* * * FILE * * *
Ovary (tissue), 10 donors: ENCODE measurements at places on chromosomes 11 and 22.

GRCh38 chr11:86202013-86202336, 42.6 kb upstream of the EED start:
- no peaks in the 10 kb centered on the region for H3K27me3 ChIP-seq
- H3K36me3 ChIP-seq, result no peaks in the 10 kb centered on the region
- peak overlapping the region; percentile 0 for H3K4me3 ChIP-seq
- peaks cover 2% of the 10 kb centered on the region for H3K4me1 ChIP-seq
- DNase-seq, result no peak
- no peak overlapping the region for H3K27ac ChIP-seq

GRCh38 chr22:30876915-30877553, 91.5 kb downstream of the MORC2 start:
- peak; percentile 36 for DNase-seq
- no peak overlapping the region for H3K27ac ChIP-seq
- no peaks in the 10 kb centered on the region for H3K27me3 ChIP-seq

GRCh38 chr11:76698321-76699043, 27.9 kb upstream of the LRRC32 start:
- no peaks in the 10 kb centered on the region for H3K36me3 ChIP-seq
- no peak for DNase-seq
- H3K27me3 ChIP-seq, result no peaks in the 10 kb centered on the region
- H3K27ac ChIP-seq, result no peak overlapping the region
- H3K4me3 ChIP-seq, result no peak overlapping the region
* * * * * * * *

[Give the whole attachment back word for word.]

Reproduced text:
Ovary (tissue), 10 donors: ENCODE measurements at places on chromosomes 11 and 22.

GRCh38 chr11:86202013-86202336, 42.6 kb upstream of the EED start:
- no peaks in the 10 kb centered on the region for H3K27me3 ChIP-seq
- H3K36me3 ChIP-seq, result no peaks in the 10 kb centered on the region
- peak overlapping the region; percentile 0 for H3K4me3 ChIP-seq
- peaks cover 2% of the 10 kb centered on the region for H3K4me1 ChIP-seq
- DNase-seq, result no peak
- no peak overlapping the region for H3K27ac ChIP-seq

GRCh38 chr22:30876915-30877553, 91.5 kb downstream of the MORC2 start:
- peak; percentile 36 for DNase-seq
- no peak overlapping the region for H3K27ac ChIP-seq
- no peaks in the 10 kb centered on the region for H3K27me3 ChIP-seq

GRCh38 chr11:76698321-76699043, 27.9 kb upstream of the LRRC32 start:
- no peaks in the 10 kb centered on the region for H3K36me3 ChIP-seq
- no peak for DNase-seq
- H3K27me3 ChIP-seq, result no peaks in the 10 kb centered on the region
- H3K27ac ChIP-seq, result no peak overlapping the region
- H3K4me3 ChIP-seq, result no peak overlapping the region